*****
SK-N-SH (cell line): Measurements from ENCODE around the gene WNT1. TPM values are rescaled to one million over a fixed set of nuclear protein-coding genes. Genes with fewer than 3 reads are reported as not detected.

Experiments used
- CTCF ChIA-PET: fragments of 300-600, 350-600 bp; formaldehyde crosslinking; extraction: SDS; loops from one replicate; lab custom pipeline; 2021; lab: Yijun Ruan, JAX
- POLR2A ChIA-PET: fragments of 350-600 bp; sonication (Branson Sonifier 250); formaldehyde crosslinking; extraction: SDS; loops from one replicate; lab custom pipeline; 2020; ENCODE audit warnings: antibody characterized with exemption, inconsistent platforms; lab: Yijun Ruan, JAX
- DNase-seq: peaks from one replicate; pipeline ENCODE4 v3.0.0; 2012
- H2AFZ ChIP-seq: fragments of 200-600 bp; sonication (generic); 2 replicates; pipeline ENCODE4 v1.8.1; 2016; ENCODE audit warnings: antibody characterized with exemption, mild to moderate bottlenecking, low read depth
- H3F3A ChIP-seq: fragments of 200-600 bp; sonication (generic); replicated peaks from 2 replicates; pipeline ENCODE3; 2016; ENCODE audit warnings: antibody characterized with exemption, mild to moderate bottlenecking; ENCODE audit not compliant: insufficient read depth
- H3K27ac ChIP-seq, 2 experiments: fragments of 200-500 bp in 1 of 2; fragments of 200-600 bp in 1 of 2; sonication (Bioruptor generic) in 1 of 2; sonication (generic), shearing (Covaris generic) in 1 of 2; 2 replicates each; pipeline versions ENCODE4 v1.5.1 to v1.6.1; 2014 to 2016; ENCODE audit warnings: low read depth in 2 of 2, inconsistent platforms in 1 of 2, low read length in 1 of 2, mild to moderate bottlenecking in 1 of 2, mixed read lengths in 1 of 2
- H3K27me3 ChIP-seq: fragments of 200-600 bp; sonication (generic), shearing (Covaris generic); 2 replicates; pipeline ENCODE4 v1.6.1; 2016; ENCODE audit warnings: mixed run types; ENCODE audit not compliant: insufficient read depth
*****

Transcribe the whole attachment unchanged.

SK-N-SH (cell line): Measurements from ENCODE around the gene WNT1. TPM values are rescaled to one million over a fixed set of nuclear protein-coding genes. Genes with fewer than 3 reads are reported as not detected.

Experiments used
- CTCF ChIA-PET: fragments of 300-600, 350-600 bp; formaldehyde crosslinking; extraction: SDS; loops from one replicate; lab custom pipeline; 2021; lab: Yijun Ruan, JAX
- POLR2A ChIA-PET: fragments of 350-600 bp; sonication (Branson Sonifier 250); formaldehyde crosslinking; extraction: SDS; loops from one replicate; lab custom pipeline; 2020; ENCODE audit warnings: antibody characterized with exemption, inconsistent platforms; lab: Yijun Ruan, JAX
- DNase-seq: peaks from one replicate; pipeline ENCODE4 v3.0.0; 2012
- H2AFZ ChIP-seq: fragments of 200-600 bp; sonication (generic); 2 replicates; pipeline ENCODE4 v1.8.1; 2016; ENCODE audit warnings: antibody characterized with exemption, mild to moderate bottlenecking, low read depth
- H3F3A ChIP-seq: fragments of 200-600 bp; sonication (generic); replicated peaks from 2 replicates; pipeline ENCODE3; 2016; ENCODE audit warnings: antibody characterized with exemption, mild to moderate bottlenecking; ENCODE audit not compliant: insufficient read depth
- H3K27ac ChIP-seq, 2 experiments: fragments of 200-500 bp in 1 of 2; fragments of 200-600 bp in 1 of 2; sonication (Bioruptor generic) in 1 of 2; sonication (generic), shearing (Covaris generic) in 1 of 2; 2 replicates each; pipeline versions ENCODE4 v1.5.1 to v1.6.1; 2014 to 2016; ENCODE audit warnings: low read depth in 2 of 2, inconsistent platforms in 1 of 2, low read length in 1 of 2, mild to moderate bottlenecking in 1 of 2, mixed read lengths in 1 of 2
- H3K27me3 ChIP-seq: fragments of 200-600 bp; sonication (generic), shearing (Covaris generic); 2 replicates; pipeline ENCODE4 v1.6.1; 2016; ENCODE audit warnings: mixed run types; ENCODE audit not compliant: insufficient read depth